Wednesday, 15 May 2013
Law Enforcement Committee; Report
On behalf of the Parliamentary Joint Committee on Law Enforcement, I present the following reports: Inquiry into the gathering and use of criminal intelligence, Examination of the Australian Crime Commission annual report 2011-12and Examination of the Australian Federal Police annual report 2011-12.
In accordance with standing order 39(f) the reports were made Parliamentary Papers.
By leave—I support the three reports of the Parliamentary Joint Committee on Law Enforcement. I will direct my remarks to the inquiry into criminal intelligence before addressing the committee's examination of the ACC and the AFP annual reports respectively.
The committee initiated an inquiry into the gathering and use of criminal intelligence in May 2012. During the course of the inquiry, the committee received evidence from all Commonwealth, state and territory agencies engaged in gathering and using criminal intelligence. On behalf of the committee, I thank all those agencies and individuals who contributed to the inquiry and specifically acknowledge the cooperation of the Australian Crime Commission and its chief executive officer, Mr John Lawler.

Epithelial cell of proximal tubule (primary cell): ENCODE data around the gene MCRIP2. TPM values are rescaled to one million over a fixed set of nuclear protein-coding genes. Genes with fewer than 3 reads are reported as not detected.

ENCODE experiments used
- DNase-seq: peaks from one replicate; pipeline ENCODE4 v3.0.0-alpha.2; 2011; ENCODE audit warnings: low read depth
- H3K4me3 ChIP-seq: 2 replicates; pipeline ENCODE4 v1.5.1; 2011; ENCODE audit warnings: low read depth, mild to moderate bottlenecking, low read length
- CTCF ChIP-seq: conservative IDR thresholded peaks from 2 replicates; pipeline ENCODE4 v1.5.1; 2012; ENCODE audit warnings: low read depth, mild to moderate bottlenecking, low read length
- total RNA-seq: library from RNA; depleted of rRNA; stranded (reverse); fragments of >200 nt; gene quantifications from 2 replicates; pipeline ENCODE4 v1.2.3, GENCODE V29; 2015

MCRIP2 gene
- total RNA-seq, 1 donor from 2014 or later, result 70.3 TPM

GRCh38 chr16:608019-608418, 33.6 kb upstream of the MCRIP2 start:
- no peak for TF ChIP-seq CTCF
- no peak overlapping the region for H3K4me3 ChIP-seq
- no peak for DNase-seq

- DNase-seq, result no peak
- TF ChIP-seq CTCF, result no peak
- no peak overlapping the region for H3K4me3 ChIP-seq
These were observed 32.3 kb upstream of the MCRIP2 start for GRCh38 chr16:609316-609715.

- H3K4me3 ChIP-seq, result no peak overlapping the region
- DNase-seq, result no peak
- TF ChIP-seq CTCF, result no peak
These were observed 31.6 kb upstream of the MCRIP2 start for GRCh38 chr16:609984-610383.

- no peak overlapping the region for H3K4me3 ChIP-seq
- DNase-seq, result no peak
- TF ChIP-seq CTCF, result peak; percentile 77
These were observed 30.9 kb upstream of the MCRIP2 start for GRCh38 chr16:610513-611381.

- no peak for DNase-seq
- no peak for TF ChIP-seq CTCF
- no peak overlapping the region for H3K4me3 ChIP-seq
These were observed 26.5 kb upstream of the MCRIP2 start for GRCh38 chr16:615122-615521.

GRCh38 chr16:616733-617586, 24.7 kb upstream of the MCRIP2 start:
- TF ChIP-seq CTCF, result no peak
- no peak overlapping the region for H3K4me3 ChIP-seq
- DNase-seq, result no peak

The scope of information gathered and shared by agencies is reflected in the fact that over 450,000 information and intelligence products were uploaded to the ACC's criminal intelligence database in 2010-11. In 2010, 1.7 million individual searches of companies were conducted on the Australian Securities and Investment Commission's database. Evidence to the committee suggested that the level of cooperation across agencies is as it has ever been. There are numerous challenges and impediments which, quite frankly, limit intelligence sharing.
The inquiry brought to light serious legislative, technological and other challenges to the flow of intelligence, which has produced unequal intelligence holdings and incomplete pictures of crime threats and has undermined stakeholder confidence. Criminal intelligence is currently stored in more than 30 systems operated by law enforcement, police, national security and other government agencies with limited interoperability between them. Without a single consistent methodology for criminal intelligence, different agencies apply different approaches and methods and are at different stages in developing their criminal intelligence capabilities. The siloing of intelligence brought about by these challenges and the absence of an agreement on a consistent way to collect, collate, analyse, store and disseminate criminal intelligence was identified by the ACC as a primary obstacle to producing an interoperable criminal intelligence system and a complete picture of the criminal threat in Australia.